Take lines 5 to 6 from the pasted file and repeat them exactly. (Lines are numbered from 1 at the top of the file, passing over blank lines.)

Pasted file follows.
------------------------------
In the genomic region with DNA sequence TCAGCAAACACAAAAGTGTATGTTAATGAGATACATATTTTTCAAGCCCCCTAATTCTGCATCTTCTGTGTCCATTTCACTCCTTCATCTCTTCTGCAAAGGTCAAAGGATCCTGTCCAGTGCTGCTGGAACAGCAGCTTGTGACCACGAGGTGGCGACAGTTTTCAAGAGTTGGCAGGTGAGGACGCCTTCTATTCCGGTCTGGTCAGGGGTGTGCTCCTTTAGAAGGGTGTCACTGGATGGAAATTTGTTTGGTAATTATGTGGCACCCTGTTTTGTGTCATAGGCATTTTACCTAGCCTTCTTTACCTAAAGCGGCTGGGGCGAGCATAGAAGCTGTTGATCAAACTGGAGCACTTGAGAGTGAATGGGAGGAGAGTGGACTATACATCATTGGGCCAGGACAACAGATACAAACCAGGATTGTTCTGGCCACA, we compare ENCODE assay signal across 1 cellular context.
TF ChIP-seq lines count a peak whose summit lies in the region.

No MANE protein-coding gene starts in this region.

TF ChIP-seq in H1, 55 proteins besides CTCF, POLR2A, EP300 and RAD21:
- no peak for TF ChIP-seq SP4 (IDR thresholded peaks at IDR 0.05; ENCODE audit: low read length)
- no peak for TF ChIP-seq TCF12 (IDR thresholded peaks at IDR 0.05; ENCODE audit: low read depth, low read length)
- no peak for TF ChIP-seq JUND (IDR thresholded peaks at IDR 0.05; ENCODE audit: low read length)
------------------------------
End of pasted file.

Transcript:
- no peak for TF ChIP-seq SP4 (IDR thresholded peaks at IDR 0.05; ENCODE audit: low read length)
- no peak for TF ChIP-seq TCF12 (IDR thresholded peaks at IDR 0.05; ENCODE audit: low read depth, low read length)